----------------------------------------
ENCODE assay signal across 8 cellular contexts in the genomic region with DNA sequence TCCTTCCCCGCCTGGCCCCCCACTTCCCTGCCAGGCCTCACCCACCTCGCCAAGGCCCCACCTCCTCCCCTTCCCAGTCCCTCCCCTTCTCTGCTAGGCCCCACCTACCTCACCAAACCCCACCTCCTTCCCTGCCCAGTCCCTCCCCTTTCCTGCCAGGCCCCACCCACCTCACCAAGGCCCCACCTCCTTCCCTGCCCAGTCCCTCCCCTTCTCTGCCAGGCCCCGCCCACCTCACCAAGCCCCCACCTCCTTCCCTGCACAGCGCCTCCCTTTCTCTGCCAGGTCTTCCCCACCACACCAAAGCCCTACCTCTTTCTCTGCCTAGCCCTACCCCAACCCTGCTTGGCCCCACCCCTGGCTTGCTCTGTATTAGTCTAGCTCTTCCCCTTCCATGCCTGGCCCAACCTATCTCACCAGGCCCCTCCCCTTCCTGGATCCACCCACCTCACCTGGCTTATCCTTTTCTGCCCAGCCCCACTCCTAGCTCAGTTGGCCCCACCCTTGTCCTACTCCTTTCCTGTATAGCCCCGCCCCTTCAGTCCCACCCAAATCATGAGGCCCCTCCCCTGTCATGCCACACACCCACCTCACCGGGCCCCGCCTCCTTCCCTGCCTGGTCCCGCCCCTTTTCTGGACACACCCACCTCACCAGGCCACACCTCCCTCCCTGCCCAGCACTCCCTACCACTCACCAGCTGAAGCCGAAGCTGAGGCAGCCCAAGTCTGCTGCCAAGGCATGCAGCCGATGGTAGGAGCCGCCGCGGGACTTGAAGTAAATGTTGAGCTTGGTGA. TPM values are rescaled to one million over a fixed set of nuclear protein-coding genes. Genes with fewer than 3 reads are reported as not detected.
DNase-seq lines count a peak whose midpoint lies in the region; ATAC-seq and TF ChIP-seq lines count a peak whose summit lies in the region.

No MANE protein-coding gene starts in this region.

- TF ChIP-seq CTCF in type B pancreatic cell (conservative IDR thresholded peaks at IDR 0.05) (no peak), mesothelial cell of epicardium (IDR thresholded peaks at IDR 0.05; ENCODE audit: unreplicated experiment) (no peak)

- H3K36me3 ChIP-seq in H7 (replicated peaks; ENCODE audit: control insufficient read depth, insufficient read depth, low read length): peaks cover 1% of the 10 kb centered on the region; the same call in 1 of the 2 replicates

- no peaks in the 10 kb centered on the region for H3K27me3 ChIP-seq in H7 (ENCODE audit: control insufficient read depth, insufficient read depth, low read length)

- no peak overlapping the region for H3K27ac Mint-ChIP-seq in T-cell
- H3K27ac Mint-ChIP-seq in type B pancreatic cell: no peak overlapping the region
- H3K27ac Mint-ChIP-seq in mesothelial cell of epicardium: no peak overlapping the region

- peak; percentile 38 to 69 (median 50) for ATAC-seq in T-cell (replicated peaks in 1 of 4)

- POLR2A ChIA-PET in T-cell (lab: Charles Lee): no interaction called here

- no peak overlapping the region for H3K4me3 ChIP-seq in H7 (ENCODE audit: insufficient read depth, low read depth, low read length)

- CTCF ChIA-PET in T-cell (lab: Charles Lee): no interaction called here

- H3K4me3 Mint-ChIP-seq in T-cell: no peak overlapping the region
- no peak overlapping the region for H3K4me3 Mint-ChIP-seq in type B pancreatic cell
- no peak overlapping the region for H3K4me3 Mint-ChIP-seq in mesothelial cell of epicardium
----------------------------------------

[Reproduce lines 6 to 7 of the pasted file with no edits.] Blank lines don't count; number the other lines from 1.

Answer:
- no peaks in the 10 kb centered on the region for H3K27me3 ChIP-seq in H7 (ENCODE audit: control insufficient read depth, insufficient read depth, low read length)

- no peak overlapping the region for H3K27ac Mint-ChIP-seq in T-cell